The abuser and partner may function very well together in their respective roles; making a home,
raising a family, and "getting ahead," so the abusive nature of the relationship is overlooked.
At times the abuser is not abusive. Consequently, you forget the "bad times."
The abuser's behavior is alternately abusive and non-abusive, so you are never sure whether
or not the relationship is working.
You may have never seen a model of a healthy relationship and good communication; therefore you have no basis for comparison.
Your reality has never been validated. Others don't see the abuse, so it doesn't seem real to you.
You may believe that if your mate provides for you, he really loves you.
You believe that when your mate is angry, you have somehow hurt him/her.
You may believe that the behaviors of the abuser are "gender" related.
You believe your perceptions are wrong.
You are so absorbed in raising a family or developing a career that you ignore problems in the relationship.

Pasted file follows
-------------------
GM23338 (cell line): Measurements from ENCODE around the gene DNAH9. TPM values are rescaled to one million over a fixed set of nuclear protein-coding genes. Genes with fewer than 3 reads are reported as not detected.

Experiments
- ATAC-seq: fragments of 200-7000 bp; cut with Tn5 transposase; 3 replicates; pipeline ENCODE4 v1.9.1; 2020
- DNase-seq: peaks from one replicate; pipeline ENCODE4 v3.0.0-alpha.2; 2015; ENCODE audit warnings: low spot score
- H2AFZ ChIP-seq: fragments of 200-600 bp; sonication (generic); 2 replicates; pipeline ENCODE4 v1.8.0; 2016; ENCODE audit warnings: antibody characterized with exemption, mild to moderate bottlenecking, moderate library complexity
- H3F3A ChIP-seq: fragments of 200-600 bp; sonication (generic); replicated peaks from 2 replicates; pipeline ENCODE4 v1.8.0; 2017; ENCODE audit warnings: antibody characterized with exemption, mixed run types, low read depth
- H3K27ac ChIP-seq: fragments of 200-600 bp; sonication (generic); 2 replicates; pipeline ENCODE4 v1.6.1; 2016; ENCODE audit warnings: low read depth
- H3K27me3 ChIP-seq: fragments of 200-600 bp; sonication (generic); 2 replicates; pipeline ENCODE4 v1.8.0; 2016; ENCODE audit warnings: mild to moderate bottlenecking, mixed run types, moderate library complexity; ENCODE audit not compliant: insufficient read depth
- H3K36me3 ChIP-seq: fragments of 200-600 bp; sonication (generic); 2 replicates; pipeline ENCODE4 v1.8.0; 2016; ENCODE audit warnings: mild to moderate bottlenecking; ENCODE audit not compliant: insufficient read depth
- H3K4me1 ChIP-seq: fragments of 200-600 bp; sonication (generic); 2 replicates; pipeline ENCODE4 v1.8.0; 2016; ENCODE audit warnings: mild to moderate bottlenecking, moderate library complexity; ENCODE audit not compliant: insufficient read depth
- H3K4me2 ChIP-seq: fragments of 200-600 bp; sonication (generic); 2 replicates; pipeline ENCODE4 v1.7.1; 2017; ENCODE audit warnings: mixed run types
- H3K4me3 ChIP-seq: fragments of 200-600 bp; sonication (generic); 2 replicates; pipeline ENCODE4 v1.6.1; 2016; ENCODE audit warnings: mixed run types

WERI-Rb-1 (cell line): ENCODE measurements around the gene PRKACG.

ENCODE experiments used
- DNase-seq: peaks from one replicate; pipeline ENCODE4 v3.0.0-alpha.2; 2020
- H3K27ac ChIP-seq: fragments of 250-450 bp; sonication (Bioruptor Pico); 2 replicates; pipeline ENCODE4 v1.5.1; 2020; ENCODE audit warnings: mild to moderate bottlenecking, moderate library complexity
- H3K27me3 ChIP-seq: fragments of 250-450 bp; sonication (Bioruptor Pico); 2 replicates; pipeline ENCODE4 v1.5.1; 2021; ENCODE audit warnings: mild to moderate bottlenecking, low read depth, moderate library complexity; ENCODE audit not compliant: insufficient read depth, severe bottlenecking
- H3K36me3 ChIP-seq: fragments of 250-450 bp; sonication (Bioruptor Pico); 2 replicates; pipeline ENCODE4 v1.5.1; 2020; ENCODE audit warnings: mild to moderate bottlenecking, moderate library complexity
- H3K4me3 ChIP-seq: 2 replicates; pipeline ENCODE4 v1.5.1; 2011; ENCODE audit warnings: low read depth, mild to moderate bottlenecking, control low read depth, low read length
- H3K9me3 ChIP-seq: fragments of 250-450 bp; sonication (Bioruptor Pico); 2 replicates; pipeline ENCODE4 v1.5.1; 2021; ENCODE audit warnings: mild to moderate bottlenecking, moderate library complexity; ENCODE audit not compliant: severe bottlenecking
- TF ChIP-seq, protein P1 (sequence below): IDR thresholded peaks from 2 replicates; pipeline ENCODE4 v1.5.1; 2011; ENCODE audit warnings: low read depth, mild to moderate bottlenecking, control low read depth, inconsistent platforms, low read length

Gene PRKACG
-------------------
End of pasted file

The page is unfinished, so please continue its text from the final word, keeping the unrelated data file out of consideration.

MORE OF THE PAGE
You may believe that only physical battering is abuse and does not perceive your conditions as abusive.
The partner (you) does not realize that an abusive personality - one that seeks power and
control over another - is not capable of the empathetic comprehension that love and a
healthy relationship require.
If you are aware that the possibility exists that you may be in an emotionally abusive relationship, you may begin to recognize the abuse by becoming aware of abusive patterns.
In order to discover these patterns, it is helpful to become very aware of your own experiences and feelings. You may need to keep a journal in order to keep your thoughts clear, to analyze your own experiences, and to record your feelings.
Some of the questions you might ask yourself are these:
How often do you feel upset by what is said or not said to you?
Do you feel isolated and alone?
Are your opinions, thoughts, suggestions, and feelings routinely disregarded or ridiculed?
Do you often feel confused, surprised, hurt, frustrated, diminished, or threatened?